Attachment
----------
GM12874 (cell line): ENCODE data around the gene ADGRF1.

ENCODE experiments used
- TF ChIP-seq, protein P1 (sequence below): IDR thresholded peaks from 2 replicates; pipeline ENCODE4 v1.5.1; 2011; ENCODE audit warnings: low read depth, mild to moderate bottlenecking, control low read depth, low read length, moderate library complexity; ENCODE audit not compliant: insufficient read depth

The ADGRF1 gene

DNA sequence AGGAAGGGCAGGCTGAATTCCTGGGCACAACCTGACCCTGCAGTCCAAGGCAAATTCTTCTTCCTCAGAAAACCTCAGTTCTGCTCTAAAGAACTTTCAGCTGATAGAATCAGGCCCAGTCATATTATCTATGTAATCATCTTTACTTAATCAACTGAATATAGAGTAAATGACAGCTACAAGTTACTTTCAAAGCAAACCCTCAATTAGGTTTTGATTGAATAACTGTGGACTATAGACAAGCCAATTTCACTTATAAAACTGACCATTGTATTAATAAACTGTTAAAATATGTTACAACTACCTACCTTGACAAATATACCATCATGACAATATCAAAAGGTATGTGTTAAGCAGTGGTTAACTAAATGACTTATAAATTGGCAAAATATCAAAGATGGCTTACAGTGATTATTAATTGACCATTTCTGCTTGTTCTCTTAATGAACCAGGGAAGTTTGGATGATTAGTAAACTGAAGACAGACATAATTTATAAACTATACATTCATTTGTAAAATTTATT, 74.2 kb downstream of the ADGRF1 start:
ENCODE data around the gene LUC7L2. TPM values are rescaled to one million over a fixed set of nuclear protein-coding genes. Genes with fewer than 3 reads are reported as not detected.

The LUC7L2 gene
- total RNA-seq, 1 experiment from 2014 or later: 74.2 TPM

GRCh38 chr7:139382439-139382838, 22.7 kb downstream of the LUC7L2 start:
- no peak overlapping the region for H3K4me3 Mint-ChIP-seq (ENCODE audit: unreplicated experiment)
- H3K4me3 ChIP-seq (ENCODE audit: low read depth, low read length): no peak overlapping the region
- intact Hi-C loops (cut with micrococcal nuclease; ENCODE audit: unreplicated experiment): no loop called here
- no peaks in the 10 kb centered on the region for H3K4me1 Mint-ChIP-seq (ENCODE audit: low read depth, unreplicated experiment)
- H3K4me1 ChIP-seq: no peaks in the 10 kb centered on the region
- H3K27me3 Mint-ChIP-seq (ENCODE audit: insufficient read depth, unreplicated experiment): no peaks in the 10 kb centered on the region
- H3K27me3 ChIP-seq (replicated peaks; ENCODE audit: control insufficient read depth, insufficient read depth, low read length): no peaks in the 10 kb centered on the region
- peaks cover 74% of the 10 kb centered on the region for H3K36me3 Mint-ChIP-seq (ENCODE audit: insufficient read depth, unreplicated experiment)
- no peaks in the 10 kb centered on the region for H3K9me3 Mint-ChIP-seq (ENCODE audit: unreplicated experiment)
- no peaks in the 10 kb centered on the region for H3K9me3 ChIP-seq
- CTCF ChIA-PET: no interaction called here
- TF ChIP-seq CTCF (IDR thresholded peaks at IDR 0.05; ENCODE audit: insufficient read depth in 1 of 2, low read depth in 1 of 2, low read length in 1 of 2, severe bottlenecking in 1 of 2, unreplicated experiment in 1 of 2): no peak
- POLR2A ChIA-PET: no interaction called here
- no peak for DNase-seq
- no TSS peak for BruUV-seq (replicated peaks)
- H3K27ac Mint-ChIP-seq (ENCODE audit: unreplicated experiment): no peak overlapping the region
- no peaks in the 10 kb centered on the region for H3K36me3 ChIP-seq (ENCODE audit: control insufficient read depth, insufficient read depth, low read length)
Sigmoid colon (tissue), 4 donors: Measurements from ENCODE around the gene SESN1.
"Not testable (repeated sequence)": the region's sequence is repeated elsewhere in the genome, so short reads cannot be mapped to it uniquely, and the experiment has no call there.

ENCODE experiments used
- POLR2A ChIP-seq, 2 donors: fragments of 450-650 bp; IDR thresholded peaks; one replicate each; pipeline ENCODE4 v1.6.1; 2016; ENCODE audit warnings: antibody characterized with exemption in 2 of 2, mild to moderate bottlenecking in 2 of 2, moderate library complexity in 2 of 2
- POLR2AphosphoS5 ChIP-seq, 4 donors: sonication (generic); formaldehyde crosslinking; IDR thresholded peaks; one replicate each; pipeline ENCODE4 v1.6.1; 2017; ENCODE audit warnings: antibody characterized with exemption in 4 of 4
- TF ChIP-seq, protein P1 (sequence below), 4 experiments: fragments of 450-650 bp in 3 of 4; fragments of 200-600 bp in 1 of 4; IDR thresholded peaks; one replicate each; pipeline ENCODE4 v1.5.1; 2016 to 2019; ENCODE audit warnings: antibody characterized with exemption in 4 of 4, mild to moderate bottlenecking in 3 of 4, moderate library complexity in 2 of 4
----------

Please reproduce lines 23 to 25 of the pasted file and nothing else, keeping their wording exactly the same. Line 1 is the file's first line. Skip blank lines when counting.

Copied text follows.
- no peak for DNase-seq
- no TSS peak for BruUV-seq (replicated peaks)
- H3K27ac Mint-ChIP-seq (ENCODE audit: unreplicated experiment): no peak overlapping the region